Information Management of Intelligent Electronic Devices
Thesis DisciplineEngineering Management
Degree GrantorUniversity of Canterbury
Degree NameMaster of Engineering in Management
The advent of cheaper, more powerful substation relays, now commonly known as Intelligent Electronic Devices (IEDs), will have a substantial impact on Powerco information systems. Their impact is two-fold; the sheer volume of information associated with modern relays will require a more capable relay management system than the one currently being used. The second effect is the amount of data that can be gathered and used for network improvement. Improper management of both types of information will lead to worse outcomes for Powerco reliability performance, and ultimately its financial performance.
This report details two projects concerned with the management of IED information.The first project is concerned with a proposed upgrade of the Powerco relay management system. This involved requirements engineering, investigation of database systems and a commercial tendering process. It was found that the data schema had a large effect on efficiency and efficacy of relay management systems. The optimal solution would be to procure a proven relay management system from an established vendor, given resource constraints and proven-for-purpose data schema.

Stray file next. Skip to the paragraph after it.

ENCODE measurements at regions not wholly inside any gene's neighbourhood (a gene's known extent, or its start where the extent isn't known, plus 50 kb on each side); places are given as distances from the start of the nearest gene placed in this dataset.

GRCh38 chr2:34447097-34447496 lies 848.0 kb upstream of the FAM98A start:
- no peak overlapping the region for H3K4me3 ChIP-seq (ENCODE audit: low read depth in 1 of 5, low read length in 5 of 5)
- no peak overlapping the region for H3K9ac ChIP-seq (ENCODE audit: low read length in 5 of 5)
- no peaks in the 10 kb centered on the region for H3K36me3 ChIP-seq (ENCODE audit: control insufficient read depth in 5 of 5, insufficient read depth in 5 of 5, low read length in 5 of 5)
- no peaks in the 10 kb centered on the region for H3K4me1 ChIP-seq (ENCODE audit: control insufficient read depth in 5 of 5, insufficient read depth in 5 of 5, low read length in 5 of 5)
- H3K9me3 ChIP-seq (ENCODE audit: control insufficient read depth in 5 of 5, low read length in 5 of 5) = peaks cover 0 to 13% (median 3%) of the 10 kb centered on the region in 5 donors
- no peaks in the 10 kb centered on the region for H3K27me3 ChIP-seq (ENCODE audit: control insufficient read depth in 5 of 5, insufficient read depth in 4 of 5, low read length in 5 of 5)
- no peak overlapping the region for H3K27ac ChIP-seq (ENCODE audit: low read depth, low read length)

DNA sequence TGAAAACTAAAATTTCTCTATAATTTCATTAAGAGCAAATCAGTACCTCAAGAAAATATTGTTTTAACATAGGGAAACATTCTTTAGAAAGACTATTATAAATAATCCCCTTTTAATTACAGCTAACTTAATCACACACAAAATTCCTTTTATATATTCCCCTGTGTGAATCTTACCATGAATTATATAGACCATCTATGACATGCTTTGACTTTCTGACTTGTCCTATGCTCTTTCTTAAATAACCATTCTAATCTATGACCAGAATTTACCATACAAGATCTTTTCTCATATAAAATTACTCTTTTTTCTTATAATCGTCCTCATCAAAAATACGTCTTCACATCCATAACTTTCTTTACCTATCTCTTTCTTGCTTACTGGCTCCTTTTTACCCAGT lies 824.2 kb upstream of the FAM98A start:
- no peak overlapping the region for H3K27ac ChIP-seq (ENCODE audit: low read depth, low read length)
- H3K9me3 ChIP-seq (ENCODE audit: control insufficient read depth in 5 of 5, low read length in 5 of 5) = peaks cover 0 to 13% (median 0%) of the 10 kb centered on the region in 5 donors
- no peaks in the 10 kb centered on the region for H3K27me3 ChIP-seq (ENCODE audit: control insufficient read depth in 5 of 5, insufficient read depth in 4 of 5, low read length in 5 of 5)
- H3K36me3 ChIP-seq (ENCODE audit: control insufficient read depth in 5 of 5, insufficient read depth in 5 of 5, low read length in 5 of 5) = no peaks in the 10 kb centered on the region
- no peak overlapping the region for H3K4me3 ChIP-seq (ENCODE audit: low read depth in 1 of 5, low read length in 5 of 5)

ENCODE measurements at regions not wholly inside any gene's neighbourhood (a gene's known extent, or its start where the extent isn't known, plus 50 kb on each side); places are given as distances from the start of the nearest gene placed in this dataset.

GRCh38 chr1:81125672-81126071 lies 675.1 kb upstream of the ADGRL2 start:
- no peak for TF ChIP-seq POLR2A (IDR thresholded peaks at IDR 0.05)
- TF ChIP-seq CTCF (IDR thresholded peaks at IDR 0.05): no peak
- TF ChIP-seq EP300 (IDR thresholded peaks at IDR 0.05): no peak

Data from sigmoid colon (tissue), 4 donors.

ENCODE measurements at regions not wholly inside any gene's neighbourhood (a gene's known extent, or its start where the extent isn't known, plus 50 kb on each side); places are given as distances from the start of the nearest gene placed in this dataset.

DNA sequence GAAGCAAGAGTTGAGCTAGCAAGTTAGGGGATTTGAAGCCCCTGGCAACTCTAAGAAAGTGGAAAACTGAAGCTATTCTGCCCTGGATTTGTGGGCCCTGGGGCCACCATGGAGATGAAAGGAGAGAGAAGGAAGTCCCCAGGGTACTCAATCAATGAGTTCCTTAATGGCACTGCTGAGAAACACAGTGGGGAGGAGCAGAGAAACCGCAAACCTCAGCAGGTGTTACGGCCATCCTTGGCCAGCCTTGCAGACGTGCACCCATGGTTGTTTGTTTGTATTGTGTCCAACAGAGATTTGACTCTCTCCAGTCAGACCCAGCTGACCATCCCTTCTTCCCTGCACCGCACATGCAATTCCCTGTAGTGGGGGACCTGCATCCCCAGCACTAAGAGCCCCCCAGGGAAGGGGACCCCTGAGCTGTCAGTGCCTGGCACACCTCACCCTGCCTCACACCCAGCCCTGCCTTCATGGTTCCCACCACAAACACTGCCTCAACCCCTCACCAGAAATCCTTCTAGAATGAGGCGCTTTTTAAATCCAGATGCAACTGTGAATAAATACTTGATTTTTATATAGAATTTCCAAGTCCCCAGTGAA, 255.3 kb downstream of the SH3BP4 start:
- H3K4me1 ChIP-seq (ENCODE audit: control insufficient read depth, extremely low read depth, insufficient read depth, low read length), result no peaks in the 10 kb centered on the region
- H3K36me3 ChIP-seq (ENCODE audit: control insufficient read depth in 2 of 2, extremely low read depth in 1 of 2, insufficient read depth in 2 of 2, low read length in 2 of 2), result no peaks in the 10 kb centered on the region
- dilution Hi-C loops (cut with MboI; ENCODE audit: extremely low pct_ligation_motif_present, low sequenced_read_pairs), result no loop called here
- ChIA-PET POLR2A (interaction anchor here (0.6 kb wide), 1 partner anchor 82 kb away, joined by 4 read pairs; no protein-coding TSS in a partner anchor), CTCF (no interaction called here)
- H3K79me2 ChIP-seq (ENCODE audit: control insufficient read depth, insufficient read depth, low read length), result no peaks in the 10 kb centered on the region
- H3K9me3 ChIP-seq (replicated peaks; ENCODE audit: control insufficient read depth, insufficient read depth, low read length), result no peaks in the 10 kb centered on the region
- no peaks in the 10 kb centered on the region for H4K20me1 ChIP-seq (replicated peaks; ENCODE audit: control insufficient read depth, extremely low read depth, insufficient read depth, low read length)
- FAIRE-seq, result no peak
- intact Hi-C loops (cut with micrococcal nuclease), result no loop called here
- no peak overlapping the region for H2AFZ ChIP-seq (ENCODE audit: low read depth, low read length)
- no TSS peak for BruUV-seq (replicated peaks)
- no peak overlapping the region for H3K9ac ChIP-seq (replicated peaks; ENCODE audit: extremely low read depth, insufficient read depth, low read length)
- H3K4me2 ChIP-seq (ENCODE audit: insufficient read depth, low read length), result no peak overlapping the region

The second project is focused on the deployment of automated event report collection software. The impetus of this project was the inefficiencies that arise from manual collection and processing of network event data from substation relays. These hamper the network improvement process, negatively affecting Powerco network reliability. A Cost-Benefit Analysis was performed to determine if such functionality was worth deploying across the network. It was found that automated event report collection produced operational savings from reduced technician dispatch frequency. Other benefits include greater data captured, faster fault response time, and a transformation of the existing reactive network improvement engineering process to one that is proactive. This will require additional engineering resources to be dedicated to event analysis. A deployment schedule was formulated based on historical reliability and agreed service levels.
The larger implications of this report are that additional resourcing, and careful consideration of the information management processes are required to take advantage of the greater volume of data generated by IEDs.